This news item is a couple of weeks old so apologies if you have seen it, but in case you haven't:http://science.sciencemag.org/content/355/6332/1354.full
A new cloud atlas, now with contrails
Contrails, or aircraft condensation trails, are now included in WMO's cloud atlas.
Stunning images of cloud formations dot the World Meteorological Organization's latest incarnation of its International Cloud Atlas, released online last week. The first update to the atlas (https://www.wmocloudatlas.org/home.html
) in decades includes one new cloud species—“volutus,” a long, tube-shaped cloud that appears to roll across the horizon—as well as human-mediated clouds such as contrails, the vapor trails sometimes produced by airplanes. The atlas also describes several new “supplementary features”—cloud formations attached to a main cloud. One such feature is “cavum,” which resembles a hole punched through a broad, thin layer of cloud. Another is “fluctus,” also known as a Kelvin-Helmholtz cloud, which is shaped much like the geometric waves on a Minoan vase. And then there's “asperitas” (Latin for “roughness”); this dramatically bumpy cloud is a favorite of the Cloud Appreciation Society, founded in 2005 by London author and cloud enthusiast Gavin Pretor-Pinney. The society has lobbied for the inclusion of asperitas in the official atlas for nearly a decade—and finally got their wish.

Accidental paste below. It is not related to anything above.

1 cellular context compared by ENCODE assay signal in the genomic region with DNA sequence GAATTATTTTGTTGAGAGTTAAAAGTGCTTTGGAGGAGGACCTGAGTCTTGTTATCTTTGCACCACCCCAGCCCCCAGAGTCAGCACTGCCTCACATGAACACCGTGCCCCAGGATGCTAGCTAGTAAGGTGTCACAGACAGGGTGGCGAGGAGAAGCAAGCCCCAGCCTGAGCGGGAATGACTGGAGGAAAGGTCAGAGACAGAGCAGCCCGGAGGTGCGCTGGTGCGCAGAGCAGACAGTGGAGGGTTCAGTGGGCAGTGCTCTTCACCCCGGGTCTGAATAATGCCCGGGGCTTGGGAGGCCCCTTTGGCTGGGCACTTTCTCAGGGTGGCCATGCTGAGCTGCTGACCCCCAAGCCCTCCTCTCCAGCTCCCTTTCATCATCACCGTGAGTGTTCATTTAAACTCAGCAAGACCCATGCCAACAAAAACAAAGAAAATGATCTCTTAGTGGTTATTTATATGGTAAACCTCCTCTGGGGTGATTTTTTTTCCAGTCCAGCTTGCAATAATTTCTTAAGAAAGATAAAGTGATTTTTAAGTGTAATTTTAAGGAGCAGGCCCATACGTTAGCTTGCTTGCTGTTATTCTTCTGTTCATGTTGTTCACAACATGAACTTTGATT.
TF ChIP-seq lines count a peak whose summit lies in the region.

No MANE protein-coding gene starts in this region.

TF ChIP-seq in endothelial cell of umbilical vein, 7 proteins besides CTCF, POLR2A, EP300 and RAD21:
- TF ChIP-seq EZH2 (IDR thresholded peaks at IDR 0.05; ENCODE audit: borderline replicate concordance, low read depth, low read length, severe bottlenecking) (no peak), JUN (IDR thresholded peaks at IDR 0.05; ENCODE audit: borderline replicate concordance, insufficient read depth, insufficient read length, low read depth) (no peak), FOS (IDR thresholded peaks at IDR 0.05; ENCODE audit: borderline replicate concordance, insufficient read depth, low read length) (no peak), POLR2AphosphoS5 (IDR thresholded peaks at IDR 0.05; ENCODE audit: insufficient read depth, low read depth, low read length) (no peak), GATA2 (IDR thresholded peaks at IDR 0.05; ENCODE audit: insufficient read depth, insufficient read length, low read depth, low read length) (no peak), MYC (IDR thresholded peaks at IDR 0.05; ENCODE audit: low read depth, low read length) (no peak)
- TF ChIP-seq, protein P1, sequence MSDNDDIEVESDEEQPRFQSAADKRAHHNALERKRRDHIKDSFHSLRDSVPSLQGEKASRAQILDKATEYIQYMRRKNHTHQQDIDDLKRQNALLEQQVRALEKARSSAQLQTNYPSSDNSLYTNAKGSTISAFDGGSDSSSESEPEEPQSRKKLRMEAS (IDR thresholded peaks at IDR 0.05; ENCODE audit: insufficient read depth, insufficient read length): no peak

The Guardian also a good article on this as well:https://www.theguardian.com/science/gall...las-in-pictures
Dose anyone know if the BOM has an updated version of their volume: "Observing the weather"?